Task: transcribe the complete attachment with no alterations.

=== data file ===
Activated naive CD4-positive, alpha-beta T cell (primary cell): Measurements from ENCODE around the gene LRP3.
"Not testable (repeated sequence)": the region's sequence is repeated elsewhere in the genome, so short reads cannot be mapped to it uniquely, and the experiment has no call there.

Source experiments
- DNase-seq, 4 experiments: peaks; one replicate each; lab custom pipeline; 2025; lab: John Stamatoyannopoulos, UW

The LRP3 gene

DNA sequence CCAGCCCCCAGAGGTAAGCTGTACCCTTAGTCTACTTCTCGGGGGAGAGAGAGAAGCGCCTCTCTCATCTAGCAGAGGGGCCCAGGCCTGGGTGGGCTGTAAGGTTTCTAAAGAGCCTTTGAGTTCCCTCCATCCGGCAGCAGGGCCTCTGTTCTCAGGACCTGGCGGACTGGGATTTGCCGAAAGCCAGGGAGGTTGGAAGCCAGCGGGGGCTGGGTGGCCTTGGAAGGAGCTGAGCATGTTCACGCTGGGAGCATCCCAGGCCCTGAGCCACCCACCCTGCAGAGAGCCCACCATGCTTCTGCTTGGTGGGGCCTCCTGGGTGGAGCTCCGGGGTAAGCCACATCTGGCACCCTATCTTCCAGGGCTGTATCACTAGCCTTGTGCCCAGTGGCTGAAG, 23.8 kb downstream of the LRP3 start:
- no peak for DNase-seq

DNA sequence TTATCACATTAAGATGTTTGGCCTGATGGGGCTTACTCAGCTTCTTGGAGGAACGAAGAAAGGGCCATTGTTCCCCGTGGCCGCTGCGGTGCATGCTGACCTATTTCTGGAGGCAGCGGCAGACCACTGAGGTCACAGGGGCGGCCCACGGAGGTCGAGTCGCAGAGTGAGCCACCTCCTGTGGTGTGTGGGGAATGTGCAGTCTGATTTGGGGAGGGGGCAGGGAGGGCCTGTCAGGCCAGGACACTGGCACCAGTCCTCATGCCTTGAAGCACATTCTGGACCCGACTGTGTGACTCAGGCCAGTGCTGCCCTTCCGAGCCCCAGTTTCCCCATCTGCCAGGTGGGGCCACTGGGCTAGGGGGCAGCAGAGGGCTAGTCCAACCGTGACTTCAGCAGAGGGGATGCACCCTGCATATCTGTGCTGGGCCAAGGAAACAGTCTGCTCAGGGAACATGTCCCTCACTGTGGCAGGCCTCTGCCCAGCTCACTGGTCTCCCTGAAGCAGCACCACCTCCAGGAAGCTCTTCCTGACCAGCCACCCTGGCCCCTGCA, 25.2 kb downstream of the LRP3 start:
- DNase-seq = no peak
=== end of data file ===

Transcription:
Activated naive CD4-positive, alpha-beta T cell (primary cell): Measurements from ENCODE around the gene LRP3.
"Not testable (repeated sequence)": the region's sequence is repeated elsewhere in the genome, so short reads cannot be mapped to it uniquely, and the experiment has no call there.

Source experiments
- DNase-seq, 4 experiments: peaks; one replicate each; lab custom pipeline; 2025; lab: John Stamatoyannopoulos, UW

The LRP3 gene

DNA sequence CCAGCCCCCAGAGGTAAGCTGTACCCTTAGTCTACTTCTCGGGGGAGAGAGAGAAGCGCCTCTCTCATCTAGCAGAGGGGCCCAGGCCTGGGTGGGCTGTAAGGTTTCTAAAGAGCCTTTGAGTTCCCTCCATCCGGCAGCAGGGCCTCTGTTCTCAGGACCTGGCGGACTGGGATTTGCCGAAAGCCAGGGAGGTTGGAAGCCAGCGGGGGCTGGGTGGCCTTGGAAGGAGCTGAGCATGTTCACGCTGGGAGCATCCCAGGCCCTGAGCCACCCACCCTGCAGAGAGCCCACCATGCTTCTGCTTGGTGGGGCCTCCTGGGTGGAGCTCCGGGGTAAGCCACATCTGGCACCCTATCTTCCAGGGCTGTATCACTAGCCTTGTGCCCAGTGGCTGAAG, 23.8 kb downstream of the LRP3 start:
- no peak for DNase-seq

DNA sequence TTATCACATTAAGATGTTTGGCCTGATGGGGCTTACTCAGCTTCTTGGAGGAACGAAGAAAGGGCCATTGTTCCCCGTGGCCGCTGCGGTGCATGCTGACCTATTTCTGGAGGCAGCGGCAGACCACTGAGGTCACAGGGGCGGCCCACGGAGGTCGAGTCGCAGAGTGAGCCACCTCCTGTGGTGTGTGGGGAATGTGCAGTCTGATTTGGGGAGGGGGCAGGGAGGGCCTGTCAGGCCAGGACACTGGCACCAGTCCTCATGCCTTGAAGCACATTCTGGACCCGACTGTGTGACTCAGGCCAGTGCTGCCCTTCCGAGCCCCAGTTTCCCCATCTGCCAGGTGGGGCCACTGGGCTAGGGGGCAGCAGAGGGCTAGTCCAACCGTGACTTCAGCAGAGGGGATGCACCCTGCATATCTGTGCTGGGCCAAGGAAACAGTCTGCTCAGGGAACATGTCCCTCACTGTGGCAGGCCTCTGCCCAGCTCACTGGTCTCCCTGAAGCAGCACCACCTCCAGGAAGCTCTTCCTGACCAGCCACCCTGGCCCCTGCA, 25.2 kb downstream of the LRP3 start:
- DNase-seq = no peak